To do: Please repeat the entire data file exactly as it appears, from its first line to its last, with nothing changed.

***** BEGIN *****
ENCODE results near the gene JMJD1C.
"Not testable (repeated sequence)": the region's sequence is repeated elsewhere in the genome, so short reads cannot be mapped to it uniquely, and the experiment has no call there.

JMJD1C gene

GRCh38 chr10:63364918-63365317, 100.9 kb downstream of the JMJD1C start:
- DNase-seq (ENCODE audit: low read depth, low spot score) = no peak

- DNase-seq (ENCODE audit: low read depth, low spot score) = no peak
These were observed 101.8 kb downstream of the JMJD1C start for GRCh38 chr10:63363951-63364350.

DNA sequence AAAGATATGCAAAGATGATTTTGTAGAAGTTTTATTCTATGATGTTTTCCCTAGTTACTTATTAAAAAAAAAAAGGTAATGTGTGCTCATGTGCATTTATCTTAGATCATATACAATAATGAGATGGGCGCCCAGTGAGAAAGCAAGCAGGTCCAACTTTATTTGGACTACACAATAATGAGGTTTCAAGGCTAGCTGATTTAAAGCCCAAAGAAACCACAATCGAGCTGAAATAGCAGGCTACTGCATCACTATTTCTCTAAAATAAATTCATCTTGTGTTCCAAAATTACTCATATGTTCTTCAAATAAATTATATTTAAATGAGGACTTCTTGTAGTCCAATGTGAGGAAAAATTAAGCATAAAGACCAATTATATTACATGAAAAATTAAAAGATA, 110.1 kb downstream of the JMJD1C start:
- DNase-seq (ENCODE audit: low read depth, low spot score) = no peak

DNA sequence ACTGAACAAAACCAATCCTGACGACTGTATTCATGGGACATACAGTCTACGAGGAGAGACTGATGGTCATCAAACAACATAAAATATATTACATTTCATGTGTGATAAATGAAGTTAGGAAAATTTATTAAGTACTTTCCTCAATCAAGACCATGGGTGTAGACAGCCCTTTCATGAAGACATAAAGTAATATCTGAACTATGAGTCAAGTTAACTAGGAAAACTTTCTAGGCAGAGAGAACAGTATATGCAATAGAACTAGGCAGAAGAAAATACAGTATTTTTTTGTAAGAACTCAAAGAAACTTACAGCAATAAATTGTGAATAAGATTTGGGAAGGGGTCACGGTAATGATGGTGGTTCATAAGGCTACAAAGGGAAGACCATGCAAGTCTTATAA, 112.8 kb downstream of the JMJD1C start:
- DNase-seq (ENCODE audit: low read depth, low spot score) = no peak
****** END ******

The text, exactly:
ENCODE results near the gene JMJD1C.
"Not testable (repeated sequence)": the region's sequence is repeated elsewhere in the genome, so short reads cannot be mapped to it uniquely, and the experiment has no call there.

JMJD1C gene

GRCh38 chr10:63364918-63365317, 100.9 kb downstream of the JMJD1C start:
- DNase-seq (ENCODE audit: low read depth, low spot score) = no peak

- DNase-seq (ENCODE audit: low read depth, low spot score) = no peak
These were observed 101.8 kb downstream of the JMJD1C start for GRCh38 chr10:63363951-63364350.

DNA sequence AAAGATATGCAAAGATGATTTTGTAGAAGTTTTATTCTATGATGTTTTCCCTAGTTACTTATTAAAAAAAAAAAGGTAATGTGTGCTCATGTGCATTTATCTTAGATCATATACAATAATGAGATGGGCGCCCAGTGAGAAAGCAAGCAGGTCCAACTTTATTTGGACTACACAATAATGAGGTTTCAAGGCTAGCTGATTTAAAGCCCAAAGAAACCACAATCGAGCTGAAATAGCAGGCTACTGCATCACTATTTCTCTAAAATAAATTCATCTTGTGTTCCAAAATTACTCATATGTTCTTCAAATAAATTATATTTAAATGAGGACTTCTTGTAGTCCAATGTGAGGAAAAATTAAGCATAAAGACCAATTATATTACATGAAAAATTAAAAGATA, 110.1 kb downstream of the JMJD1C start:
- DNase-seq (ENCODE audit: low read depth, low spot score) = no peak

DNA sequence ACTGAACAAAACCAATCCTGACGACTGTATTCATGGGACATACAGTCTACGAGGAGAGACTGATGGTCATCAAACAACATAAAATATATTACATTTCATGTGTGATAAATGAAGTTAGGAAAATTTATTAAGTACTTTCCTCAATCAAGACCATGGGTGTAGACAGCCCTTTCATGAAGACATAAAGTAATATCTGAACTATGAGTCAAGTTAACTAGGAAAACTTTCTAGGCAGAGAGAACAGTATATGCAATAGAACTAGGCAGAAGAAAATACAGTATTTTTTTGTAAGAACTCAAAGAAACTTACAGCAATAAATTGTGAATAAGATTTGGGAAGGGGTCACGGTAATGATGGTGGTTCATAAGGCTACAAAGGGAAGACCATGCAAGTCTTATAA, 112.8 kb downstream of the JMJD1C start:
- DNase-seq (ENCODE audit: low read depth, low spot score) = no peak